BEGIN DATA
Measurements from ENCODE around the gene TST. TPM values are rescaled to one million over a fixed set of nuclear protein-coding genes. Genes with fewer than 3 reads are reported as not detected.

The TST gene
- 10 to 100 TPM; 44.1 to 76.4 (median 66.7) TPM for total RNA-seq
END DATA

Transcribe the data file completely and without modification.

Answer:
Measurements from ENCODE around the gene TST. TPM values are rescaled to one million over a fixed set of nuclear protein-coding genes. Genes with fewer than 3 reads are reported as not detected.

The TST gene
- 10 to 100 TPM; 44.1 to 76.4 (median 66.7) TPM for total RNA-seq